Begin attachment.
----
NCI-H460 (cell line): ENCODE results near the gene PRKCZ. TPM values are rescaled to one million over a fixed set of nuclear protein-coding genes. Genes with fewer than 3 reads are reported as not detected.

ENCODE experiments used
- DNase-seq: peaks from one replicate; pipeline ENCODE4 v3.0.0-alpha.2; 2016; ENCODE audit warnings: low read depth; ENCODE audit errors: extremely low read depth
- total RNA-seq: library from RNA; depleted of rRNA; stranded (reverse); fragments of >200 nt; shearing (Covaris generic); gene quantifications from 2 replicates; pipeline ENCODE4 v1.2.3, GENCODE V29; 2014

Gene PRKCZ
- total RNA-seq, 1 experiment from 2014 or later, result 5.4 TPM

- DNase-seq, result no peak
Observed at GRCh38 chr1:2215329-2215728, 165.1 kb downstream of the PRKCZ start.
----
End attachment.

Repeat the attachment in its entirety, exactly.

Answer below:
NCI-H460 (cell line): ENCODE results near the gene PRKCZ. TPM values are rescaled to one million over a fixed set of nuclear protein-coding genes. Genes with fewer than 3 reads are reported as not detected.

ENCODE experiments used
- DNase-seq: peaks from one replicate; pipeline ENCODE4 v3.0.0-alpha.2; 2016; ENCODE audit warnings: low read depth; ENCODE audit errors: extremely low read depth
- total RNA-seq: library from RNA; depleted of rRNA; stranded (reverse); fragments of >200 nt; shearing (Covaris generic); gene quantifications from 2 replicates; pipeline ENCODE4 v1.2.3, GENCODE V29; 2014

Gene PRKCZ
- total RNA-seq, 1 experiment from 2014 or later, result 5.4 TPM

- DNase-seq, result no peak
Observed at GRCh38 chr1:2215329-2215728, 165.1 kb downstream of the PRKCZ start.